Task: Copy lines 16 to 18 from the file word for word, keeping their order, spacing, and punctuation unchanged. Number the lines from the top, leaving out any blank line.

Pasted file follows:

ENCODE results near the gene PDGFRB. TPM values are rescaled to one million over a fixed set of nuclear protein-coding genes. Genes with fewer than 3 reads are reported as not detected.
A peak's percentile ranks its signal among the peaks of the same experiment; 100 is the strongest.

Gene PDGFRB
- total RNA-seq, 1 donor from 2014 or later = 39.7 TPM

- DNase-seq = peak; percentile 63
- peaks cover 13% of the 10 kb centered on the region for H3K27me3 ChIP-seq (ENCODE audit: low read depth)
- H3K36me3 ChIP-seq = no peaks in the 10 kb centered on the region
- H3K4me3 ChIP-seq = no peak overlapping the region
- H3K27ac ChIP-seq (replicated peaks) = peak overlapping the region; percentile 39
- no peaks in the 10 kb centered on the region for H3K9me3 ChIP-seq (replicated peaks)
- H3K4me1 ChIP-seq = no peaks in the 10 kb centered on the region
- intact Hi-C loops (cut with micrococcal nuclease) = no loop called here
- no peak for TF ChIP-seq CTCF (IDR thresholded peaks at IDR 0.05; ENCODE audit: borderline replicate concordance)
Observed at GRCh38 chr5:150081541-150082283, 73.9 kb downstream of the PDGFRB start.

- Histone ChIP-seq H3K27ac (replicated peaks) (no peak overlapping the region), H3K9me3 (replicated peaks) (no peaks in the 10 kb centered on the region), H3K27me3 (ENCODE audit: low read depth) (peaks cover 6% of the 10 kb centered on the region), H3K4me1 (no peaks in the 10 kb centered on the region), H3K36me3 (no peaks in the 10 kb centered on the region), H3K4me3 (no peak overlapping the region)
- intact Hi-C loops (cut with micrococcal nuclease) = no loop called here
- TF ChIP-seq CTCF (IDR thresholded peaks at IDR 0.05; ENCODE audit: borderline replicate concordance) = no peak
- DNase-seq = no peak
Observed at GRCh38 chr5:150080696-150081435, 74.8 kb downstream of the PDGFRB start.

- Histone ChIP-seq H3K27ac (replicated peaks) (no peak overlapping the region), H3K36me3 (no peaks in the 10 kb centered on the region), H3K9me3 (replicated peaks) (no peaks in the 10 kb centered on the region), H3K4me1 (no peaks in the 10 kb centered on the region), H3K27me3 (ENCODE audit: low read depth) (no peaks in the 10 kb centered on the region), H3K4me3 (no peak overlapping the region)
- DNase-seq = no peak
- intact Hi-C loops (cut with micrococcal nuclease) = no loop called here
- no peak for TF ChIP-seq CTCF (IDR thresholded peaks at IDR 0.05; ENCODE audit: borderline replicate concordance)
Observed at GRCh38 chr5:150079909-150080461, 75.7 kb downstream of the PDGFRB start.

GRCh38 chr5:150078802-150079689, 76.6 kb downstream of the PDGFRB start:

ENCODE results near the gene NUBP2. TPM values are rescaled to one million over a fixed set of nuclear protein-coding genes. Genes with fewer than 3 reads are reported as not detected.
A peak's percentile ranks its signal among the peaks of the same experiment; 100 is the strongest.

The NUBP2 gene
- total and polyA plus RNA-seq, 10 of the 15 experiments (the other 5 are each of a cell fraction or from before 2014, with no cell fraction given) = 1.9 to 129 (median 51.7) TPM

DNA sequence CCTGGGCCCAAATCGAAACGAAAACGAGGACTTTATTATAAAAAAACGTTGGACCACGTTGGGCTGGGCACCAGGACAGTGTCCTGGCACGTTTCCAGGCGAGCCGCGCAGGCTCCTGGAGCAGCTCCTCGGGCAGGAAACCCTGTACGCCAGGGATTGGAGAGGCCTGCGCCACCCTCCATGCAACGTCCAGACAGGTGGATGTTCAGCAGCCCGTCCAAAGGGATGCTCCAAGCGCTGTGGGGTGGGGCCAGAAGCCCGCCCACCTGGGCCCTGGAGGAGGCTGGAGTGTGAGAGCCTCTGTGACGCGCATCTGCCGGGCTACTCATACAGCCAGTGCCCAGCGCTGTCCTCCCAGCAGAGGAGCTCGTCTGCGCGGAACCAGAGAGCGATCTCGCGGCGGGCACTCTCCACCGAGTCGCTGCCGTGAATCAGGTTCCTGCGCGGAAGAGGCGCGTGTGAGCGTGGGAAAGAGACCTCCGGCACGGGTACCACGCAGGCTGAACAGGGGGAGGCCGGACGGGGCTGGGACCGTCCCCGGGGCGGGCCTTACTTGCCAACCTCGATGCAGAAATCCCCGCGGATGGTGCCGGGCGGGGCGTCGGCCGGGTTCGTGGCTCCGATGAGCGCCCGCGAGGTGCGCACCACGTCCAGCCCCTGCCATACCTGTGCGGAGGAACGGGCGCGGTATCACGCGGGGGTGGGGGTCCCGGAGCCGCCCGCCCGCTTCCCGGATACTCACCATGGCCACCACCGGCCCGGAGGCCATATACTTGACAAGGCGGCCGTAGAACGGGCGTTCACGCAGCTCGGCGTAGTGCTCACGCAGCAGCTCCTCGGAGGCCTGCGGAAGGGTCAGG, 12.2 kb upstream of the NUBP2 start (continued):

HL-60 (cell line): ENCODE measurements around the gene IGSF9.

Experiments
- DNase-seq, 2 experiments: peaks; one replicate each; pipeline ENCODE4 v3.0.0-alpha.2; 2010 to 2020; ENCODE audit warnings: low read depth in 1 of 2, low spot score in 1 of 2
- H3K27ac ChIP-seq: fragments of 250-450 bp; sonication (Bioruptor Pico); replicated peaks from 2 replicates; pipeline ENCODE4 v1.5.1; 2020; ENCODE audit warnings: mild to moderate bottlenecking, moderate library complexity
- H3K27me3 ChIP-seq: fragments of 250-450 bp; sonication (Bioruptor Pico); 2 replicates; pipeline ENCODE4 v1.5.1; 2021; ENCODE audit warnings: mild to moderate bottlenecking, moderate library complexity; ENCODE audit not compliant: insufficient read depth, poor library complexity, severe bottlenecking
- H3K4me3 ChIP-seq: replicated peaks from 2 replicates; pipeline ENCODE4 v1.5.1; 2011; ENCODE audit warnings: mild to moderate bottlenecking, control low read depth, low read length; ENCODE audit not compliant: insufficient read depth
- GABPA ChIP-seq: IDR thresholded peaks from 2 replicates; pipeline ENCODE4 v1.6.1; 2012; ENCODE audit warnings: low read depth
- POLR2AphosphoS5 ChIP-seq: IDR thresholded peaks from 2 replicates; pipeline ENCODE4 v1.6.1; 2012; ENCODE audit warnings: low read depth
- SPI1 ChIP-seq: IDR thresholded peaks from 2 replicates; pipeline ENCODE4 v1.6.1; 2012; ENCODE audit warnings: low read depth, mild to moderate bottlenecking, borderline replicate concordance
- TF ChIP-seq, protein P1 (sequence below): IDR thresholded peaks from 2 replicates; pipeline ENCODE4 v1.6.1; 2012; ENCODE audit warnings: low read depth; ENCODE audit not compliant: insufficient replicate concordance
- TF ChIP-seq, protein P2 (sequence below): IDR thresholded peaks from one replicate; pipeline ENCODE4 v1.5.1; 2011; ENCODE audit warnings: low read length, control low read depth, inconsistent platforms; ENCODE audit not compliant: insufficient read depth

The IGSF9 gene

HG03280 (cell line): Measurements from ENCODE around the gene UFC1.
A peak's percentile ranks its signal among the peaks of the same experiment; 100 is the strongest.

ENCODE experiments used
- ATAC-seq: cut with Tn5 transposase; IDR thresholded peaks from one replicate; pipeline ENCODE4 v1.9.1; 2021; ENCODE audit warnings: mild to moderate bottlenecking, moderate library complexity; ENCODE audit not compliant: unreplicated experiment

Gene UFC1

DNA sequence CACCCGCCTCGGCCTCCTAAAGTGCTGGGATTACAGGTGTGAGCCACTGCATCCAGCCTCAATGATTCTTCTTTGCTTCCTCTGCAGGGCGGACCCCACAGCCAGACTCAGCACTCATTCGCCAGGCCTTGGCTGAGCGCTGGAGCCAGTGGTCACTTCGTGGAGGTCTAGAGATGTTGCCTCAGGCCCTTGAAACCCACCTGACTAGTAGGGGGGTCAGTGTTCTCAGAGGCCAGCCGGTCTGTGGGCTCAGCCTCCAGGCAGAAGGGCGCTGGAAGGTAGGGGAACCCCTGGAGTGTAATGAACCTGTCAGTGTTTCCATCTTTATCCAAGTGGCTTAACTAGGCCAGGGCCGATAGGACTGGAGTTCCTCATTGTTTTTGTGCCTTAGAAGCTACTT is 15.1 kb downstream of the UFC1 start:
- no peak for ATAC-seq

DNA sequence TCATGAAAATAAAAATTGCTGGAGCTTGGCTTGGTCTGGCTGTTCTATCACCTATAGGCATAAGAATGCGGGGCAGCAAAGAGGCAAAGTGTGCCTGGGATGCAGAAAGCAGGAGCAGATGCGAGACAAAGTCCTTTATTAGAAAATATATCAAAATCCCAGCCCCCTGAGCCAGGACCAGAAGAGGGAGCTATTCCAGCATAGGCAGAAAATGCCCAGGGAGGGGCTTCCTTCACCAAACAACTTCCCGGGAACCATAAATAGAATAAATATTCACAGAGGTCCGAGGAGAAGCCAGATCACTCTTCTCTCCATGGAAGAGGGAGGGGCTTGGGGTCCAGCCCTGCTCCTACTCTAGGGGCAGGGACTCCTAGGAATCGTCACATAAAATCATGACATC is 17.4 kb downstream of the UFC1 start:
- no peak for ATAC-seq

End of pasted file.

- intact Hi-C loops (cut with micrococcal nuclease) = no loop called here
- TF ChIP-seq CTCF (IDR thresholded peaks at IDR 0.05; ENCODE audit: borderline replicate concordance) = no peak
- DNase-seq = no peak